18.On whether he is entitled to general damages for the violation of his constitutional rights, it is the Petitioner's submission that Article 23 of the Constitution provides the court with powers to grant appropriate reliefs for infringement of rights, inclusive of compensation orders. In awarding damages for unfair administrative action, he urges this Honourable Court to consider the case of John Gakuo & another v County Government of Nairobi, Governor & 2 others  eKLR wherein the Court of Appeal held thus:
19.In regards to the unfair labour practices and unfair termination, the Petitioner relies on the judgment in the case of Soita Wasike v Ethics And Anti-Corruption Commission & 3 others  eKLR in which the Court awarded the petitioner compensation equivalent to 12 months' salary for unfair termination from employment. He submits that this Court ought to therefore award the Petitioner Kshs. 1,500,000.00 and the equivalent of 12 months' salary as compensation.
20.On the issue of reinstatement, the Petitioner submits that section 12 of the Employment and Labour Relations Court Act empowers this Honourable Court to make an order for reinstatement of a terminated employee within three years of the termination from employment. That section 49(3) of the Employment Act also provides for reinstatement of an employee who in the opinion of a labour office had been unfairly summarily dismissed or terminated from employment. It is the Petitioner's prayer that this Court looks at the circumstances under which his employment was terminated in order to grant this prayer.
21.As regards costs of the suit, he submits that section 27 of the Civil Procedure Act is clear that costs shall follow the event unless the court or judge orders otherwise for good reason. He relies on Ethics and Anti-Corruption Commission v Nderitu Wachira & 2 others  eKLR wherein Mativo J. (as he then was), with approval, referred to the holding in the cases of Republic v Rosemary Wairimu Munene, Ex-Parte Applicant v Ihururu Dairy Farmers Co-operative Society Ltd that the issue of costs is the discretion of the court and that the principle “costs follow the event” should not to be used to penalize the losing party but to compensate the successful party for the trouble taken in prosecuting or defending the case. The Petitioner submits that it is imperative for this Court to also appreciate the trouble he has taken to file the suit before it and award costs to the Petitioner so that justice is not only done but is seen to be done. He believes he has met the onus set out in sections 107, 108 and 109 of the Evidence Act.
22.Respondent's SubmissionsThe Respondent submits that discipline is a prerogative of the employer and accordingly, the court should scarcely interfere with it where it can be shown that the discipline process was unfair and hence the resulting decision unlawful and cotes the South African case of Nampak Corrugated Wadeville v Khoza (JA14/98)  ZALAC 24. The Respondent submits that fairness within the meaning of section 45(2) of the Employment Act requires the employer to demonstrate both substantive justification and procedural fairness in dismissing the employee, as held by the Court of Appeal in National Bank of Kenya v Samuel Nguru Mutonya  eKLR referring with approval to the case of Janet Nyandiko v Kenya Commercial Bank Limited  eKLR. That in dismissing the Petitioner, the Respondent acted in a just and fair manner as it had valid and fair reasons for his dismissal which it genuinely believed to exist pursuant to section 43 of the Employment Act.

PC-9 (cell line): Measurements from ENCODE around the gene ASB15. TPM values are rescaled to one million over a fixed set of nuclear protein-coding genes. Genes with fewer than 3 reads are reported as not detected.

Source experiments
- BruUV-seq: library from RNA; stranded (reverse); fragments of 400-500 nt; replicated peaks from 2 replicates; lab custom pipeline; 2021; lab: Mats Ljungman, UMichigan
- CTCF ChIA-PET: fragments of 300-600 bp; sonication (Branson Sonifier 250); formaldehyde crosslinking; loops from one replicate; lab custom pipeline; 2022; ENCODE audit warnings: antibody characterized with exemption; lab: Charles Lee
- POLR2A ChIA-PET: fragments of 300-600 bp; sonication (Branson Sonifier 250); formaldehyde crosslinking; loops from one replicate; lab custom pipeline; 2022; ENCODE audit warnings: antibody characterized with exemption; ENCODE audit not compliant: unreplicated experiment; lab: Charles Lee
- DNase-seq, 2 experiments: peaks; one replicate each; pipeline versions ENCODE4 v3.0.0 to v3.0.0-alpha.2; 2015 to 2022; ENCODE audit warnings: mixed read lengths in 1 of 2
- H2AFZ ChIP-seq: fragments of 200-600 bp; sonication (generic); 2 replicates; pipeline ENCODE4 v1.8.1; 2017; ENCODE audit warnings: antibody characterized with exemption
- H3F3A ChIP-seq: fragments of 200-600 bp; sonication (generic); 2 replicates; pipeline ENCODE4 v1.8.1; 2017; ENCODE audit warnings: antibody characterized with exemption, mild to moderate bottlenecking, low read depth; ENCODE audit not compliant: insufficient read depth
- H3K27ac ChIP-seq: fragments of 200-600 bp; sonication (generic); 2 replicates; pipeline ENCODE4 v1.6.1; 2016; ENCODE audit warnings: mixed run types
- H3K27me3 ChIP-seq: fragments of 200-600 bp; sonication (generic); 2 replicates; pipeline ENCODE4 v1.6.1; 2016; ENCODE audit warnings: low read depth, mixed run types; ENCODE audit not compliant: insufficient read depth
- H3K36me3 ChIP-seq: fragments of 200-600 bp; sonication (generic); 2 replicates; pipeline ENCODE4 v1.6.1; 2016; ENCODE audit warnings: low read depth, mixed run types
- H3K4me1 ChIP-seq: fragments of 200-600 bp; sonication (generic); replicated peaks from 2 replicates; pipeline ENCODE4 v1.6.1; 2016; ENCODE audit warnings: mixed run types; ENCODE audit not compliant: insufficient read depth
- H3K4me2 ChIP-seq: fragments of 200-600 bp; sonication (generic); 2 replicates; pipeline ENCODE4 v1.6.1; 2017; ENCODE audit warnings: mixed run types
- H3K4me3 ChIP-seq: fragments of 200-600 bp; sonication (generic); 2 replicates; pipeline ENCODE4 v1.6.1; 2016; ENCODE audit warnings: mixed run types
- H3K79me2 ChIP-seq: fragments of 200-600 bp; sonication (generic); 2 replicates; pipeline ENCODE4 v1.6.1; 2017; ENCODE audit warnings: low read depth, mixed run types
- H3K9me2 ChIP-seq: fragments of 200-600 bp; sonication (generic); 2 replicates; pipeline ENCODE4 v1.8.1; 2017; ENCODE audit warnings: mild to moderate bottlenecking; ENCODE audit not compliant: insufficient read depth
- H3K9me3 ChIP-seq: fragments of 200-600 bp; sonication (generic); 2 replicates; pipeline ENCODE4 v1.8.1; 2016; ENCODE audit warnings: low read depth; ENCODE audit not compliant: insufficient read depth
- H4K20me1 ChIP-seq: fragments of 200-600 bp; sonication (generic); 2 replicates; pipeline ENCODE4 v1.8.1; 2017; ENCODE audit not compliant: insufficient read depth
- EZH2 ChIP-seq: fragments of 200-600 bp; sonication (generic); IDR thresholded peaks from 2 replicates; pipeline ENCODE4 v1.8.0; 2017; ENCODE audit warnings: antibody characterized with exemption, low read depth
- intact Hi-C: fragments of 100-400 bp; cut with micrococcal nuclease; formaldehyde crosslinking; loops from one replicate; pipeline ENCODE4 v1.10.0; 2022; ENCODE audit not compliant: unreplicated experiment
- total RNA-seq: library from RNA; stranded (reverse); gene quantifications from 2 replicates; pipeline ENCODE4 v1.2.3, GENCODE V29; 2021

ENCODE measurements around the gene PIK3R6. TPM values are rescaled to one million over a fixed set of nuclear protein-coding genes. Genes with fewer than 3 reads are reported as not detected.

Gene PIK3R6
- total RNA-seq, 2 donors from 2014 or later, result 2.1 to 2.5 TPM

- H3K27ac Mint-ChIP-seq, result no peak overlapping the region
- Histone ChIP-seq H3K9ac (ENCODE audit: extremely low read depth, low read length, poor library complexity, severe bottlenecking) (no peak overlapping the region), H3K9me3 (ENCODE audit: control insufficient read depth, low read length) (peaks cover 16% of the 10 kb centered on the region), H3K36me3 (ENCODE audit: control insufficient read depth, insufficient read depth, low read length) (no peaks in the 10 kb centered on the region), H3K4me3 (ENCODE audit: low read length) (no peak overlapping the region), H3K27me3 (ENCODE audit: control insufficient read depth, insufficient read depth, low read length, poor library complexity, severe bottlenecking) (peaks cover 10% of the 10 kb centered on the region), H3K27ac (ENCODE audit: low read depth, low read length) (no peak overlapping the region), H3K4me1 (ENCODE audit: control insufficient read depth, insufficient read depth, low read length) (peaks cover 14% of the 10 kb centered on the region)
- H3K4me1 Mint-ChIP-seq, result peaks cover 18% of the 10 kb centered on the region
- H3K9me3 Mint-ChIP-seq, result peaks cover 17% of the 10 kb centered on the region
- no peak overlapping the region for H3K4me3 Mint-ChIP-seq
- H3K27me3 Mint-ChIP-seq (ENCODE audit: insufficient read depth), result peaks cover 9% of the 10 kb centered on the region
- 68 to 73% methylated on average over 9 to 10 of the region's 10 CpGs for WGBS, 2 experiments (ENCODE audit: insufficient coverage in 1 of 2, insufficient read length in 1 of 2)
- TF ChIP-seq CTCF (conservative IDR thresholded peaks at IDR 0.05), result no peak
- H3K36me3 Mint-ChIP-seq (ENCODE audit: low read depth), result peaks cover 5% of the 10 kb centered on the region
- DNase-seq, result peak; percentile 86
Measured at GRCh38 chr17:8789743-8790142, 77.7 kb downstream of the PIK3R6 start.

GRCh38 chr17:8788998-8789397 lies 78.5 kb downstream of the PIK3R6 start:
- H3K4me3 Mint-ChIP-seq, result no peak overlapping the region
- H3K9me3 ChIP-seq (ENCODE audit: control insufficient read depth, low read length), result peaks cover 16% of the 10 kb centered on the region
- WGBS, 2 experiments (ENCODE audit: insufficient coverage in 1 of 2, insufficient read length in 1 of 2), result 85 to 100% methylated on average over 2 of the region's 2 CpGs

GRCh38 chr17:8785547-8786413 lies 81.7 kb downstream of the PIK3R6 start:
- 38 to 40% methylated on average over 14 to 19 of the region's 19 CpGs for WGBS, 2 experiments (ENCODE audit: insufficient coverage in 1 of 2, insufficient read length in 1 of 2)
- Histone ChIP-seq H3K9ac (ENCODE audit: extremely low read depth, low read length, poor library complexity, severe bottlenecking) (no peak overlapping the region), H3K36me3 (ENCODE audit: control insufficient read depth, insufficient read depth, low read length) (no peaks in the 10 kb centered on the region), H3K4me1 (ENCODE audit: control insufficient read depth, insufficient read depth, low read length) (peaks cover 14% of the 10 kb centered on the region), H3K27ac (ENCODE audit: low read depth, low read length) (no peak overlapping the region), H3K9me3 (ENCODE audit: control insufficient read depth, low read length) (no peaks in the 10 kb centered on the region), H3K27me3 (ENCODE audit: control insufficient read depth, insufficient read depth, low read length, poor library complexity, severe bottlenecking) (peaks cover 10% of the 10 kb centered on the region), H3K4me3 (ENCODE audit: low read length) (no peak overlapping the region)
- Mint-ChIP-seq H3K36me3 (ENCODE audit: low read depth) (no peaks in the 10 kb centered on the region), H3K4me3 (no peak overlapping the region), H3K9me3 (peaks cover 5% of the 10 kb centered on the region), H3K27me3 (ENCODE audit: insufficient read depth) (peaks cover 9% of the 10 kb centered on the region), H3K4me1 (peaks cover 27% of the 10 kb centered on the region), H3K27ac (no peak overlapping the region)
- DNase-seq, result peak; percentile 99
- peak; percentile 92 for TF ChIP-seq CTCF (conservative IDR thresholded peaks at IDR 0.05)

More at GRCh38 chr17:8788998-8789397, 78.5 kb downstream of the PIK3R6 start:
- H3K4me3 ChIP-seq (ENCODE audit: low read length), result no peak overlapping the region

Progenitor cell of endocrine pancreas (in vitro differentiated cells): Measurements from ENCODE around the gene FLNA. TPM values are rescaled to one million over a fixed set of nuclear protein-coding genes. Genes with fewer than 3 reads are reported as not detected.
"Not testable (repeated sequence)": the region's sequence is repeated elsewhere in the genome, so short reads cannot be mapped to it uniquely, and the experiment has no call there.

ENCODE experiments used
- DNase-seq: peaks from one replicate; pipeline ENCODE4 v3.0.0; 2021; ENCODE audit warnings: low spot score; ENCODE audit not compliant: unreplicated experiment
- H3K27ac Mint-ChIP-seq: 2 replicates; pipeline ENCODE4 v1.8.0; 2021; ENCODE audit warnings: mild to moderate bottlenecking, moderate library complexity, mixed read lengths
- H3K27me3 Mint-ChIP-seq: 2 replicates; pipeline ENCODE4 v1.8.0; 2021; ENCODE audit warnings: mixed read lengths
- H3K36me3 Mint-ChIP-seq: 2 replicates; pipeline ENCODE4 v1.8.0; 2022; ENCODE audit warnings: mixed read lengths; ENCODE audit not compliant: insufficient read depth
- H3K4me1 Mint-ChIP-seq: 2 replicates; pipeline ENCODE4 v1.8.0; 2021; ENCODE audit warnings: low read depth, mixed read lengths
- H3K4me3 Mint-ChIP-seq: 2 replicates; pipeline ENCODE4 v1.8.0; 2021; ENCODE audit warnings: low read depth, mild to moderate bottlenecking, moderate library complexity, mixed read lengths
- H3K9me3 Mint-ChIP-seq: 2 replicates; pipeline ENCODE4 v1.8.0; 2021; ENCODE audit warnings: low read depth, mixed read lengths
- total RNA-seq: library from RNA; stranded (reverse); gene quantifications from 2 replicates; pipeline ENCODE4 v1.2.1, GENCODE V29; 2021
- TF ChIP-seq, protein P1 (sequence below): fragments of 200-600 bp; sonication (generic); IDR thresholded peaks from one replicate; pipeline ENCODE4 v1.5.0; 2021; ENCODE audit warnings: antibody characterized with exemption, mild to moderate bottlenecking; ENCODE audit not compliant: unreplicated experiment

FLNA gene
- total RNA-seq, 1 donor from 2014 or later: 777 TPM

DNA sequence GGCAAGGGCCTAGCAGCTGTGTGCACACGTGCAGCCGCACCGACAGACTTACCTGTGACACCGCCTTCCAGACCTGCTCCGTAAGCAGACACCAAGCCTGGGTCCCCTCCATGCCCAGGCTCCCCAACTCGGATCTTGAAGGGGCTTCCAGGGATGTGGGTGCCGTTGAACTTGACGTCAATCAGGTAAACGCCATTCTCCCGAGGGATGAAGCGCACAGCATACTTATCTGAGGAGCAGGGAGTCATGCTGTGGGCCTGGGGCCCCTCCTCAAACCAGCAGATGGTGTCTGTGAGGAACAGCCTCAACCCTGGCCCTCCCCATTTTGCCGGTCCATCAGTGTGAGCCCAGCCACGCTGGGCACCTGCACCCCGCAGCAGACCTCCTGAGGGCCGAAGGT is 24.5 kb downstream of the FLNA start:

23.It submits that the relationship between the Petitioner and the Respondent was governed by his letter of appointment, the Code and COCE. That the relationship was further based on mutual trust with an aim to uphold the best interest of learners where the Petitioner was considered as loco parentis to the learners. That other than section 36(1) of the Basic Education Act, clause 9 of COCE provides that teachers shall be entrusted with the duty of care of a child and shall ensure the child is protected inter alia from abuse, all forms of violence, inhuman treatment, and corporal punishment and exposure to hazardous or exploitative labour. That an objective evaluation of the above facts together with the evidence of all the witnesses led the Respondent to believe that the Petitioner had instituted corporal punishment on the three named students, which belief was rational, reasonable, valid and based on the evidence on record. That it therefore had reasonable and justifiable grounds to conclude that the Petitioner had offended the provisions of COCE and the Basic Education Act and to subsequently dismiss him. That it has proved its case on a balance of probability as a subjective test and cites the case of Kenya Revenue Authority v Reuwel Waithaka Gitahi & 2 others  eKLR. It further submits that the Petitioner's allegation that he was wrongly dismissed because the National Police Service had exonerated him has no merit as the Respondent is a quasi-judicial body deriving its mandate from Article 237(2) of the Constitution and section 33 of the TSC Act and has no obligation to follow or adopt the findings of the Police executing a typical mandate under the criminal justice system. That in the end, it has discharged the burden required under section 43 of the Employment Act.